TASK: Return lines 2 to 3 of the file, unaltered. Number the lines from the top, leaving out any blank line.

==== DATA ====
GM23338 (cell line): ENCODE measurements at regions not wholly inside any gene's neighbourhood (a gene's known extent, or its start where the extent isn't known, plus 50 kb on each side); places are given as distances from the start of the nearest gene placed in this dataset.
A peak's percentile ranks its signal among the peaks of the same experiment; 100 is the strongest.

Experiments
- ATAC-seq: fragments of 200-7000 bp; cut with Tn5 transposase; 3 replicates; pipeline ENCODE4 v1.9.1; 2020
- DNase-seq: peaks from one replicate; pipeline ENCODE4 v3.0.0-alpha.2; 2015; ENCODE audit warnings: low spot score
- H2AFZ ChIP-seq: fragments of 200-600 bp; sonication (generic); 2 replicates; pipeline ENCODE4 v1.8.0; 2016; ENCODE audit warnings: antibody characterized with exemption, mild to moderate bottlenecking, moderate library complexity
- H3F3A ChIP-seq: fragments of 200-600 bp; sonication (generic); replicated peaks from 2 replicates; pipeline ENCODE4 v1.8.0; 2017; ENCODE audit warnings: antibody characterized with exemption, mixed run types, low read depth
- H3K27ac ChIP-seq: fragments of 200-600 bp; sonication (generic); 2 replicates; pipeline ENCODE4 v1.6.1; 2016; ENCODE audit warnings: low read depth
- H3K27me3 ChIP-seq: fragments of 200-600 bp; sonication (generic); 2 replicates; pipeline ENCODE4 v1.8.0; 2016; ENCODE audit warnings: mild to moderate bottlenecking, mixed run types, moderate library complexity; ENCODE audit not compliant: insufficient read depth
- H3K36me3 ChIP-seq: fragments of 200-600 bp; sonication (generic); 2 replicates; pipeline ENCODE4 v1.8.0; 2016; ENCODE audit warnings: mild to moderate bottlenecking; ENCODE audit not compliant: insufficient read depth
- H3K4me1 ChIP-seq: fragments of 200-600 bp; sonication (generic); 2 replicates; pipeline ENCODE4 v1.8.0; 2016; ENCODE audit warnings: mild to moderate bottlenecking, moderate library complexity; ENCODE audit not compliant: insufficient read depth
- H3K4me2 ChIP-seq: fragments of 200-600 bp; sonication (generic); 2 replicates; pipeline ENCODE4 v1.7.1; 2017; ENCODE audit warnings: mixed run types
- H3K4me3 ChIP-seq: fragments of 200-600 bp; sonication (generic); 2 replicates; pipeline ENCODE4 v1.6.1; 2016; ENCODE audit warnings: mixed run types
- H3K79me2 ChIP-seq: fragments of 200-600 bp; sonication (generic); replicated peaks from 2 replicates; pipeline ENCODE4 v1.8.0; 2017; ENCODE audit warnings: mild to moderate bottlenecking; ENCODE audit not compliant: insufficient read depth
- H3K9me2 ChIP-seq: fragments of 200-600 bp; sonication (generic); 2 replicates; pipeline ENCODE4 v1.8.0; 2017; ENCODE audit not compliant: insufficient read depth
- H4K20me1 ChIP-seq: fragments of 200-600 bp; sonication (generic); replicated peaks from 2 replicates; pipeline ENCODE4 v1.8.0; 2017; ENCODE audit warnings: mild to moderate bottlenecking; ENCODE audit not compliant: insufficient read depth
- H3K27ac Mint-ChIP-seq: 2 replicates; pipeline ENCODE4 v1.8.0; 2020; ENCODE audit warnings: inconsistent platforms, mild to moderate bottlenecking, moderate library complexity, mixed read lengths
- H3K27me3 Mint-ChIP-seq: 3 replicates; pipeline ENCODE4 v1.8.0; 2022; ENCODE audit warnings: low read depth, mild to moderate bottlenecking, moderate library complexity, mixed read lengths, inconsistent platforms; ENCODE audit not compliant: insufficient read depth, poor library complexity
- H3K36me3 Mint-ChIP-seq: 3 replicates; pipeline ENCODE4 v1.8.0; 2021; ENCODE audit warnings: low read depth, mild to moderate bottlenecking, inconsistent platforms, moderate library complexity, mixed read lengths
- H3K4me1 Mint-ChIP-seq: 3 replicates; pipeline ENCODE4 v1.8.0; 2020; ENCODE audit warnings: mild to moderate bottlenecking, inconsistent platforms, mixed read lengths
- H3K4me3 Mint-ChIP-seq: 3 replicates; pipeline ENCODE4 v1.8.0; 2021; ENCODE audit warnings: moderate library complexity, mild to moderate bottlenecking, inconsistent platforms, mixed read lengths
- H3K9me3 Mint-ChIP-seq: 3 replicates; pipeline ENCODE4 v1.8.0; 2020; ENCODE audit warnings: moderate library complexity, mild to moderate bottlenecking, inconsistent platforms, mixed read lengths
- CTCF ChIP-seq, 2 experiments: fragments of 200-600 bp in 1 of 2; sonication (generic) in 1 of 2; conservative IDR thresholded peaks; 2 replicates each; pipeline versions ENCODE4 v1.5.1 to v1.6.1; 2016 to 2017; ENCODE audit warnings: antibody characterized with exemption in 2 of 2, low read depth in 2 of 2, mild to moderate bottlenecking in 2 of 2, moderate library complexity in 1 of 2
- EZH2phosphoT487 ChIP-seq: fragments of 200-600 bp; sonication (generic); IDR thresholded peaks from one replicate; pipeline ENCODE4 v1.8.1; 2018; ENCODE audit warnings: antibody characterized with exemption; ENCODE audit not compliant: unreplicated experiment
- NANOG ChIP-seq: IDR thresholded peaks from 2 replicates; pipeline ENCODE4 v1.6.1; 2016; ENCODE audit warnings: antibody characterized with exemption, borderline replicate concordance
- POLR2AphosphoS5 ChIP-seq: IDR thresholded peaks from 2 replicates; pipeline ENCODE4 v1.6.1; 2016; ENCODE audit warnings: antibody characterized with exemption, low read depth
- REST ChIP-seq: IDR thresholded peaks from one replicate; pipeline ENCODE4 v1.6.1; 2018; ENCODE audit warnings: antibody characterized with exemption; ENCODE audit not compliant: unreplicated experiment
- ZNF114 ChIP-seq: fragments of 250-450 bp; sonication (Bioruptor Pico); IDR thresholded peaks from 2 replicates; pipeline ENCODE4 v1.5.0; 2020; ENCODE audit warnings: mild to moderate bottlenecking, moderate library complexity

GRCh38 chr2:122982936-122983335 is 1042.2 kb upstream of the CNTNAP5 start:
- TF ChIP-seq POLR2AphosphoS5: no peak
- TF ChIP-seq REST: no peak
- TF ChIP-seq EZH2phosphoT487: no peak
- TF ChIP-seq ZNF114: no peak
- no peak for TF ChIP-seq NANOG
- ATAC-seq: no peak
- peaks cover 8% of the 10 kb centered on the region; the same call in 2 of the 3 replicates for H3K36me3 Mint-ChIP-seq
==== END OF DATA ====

A peak's percentile ranks its signal among the peaks of the same experiment; 100 is the strongest.

Experiments